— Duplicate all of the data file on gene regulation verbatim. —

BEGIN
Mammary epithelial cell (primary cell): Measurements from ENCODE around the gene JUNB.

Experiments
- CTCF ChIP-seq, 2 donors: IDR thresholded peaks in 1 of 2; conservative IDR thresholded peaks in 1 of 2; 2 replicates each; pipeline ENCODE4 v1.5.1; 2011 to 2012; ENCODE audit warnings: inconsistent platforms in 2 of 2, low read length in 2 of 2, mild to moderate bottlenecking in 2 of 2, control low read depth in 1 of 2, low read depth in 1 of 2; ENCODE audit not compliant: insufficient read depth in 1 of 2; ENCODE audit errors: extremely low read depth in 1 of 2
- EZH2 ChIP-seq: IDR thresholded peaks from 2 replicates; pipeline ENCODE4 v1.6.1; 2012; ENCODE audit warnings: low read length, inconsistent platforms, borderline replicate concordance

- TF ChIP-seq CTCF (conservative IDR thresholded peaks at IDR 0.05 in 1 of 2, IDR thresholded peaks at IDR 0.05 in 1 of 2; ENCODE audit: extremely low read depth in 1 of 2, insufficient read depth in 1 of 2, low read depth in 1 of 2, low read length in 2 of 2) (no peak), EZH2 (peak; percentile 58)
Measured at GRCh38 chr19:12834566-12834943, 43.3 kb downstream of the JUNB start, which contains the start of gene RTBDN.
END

Mammary epithelial cell (primary cell): Measurements from ENCODE around the gene JUNB.

Experiments
- CTCF ChIP-seq, 2 donors: IDR thresholded peaks in 1 of 2; conservative IDR thresholded peaks in 1 of 2; 2 replicates each; pipeline ENCODE4 v1.5.1; 2011 to 2012; ENCODE audit warnings: inconsistent platforms in 2 of 2, low read length in 2 of 2, mild to moderate bottlenecking in 2 of 2, control low read depth in 1 of 2, low read depth in 1 of 2; ENCODE audit not compliant: insufficient read depth in 1 of 2; ENCODE audit errors: extremely low read depth in 1 of 2
- EZH2 ChIP-seq: IDR thresholded peaks from 2 replicates; pipeline ENCODE4 v1.6.1; 2012; ENCODE audit warnings: low read length, inconsistent platforms, borderline replicate concordance

- TF ChIP-seq CTCF (conservative IDR thresholded peaks at IDR 0.05 in 1 of 2, IDR thresholded peaks at IDR 0.05 in 1 of 2; ENCODE audit: extremely low read depth in 1 of 2, insufficient read depth in 1 of 2, low read depth in 1 of 2, low read length in 2 of 2) (no peak), EZH2 (peak; percentile 58)
Measured at GRCh38 chr19:12834566-12834943, 43.3 kb downstream of the JUNB start, which contains the start of gene RTBDN.